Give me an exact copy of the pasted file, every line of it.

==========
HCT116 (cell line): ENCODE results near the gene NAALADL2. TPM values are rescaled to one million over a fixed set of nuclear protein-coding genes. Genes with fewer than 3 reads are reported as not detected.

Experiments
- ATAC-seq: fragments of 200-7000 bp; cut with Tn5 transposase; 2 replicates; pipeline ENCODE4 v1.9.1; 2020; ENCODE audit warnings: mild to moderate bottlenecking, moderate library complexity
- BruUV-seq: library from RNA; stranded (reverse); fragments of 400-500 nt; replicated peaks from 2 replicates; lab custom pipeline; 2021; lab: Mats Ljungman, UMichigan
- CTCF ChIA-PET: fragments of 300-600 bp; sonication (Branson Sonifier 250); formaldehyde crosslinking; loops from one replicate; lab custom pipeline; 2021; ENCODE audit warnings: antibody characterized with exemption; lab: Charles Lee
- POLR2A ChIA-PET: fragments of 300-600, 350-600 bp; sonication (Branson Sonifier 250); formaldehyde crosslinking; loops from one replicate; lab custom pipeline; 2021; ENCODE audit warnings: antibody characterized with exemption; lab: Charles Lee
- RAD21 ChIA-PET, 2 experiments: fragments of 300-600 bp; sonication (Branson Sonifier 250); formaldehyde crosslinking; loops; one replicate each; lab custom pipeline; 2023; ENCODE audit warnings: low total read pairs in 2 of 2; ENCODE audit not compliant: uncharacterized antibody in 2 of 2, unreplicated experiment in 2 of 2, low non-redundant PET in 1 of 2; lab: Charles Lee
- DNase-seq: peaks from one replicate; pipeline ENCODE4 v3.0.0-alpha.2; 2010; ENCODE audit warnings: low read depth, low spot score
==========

HCT116 (cell line): ENCODE results near the gene NAALADL2. TPM values are rescaled to one million over a fixed set of nuclear protein-coding genes. Genes with fewer than 3 reads are reported as not detected.

Experiments
- ATAC-seq: fragments of 200-7000 bp; cut with Tn5 transposase; 2 replicates; pipeline ENCODE4 v1.9.1; 2020; ENCODE audit warnings: mild to moderate bottlenecking, moderate library complexity
- BruUV-seq: library from RNA; stranded (reverse); fragments of 400-500 nt; replicated peaks from 2 replicates; lab custom pipeline; 2021; lab: Mats Ljungman, UMichigan
- CTCF ChIA-PET: fragments of 300-600 bp; sonication (Branson Sonifier 250); formaldehyde crosslinking; loops from one replicate; lab custom pipeline; 2021; ENCODE audit warnings: antibody characterized with exemption; lab: Charles Lee
- POLR2A ChIA-PET: fragments of 300-600, 350-600 bp; sonication (Branson Sonifier 250); formaldehyde crosslinking; loops from one replicate; lab custom pipeline; 2021; ENCODE audit warnings: antibody characterized with exemption; lab: Charles Lee
- RAD21 ChIA-PET, 2 experiments: fragments of 300-600 bp; sonication (Branson Sonifier 250); formaldehyde crosslinking; loops; one replicate each; lab custom pipeline; 2023; ENCODE audit warnings: low total read pairs in 2 of 2; ENCODE audit not compliant: uncharacterized antibody in 2 of 2, unreplicated experiment in 2 of 2, low non-redundant PET in 1 of 2; lab: Charles Lee
- DNase-seq: peaks from one replicate; pipeline ENCODE4 v3.0.0-alpha.2; 2010; ENCODE audit warnings: low read depth, low spot score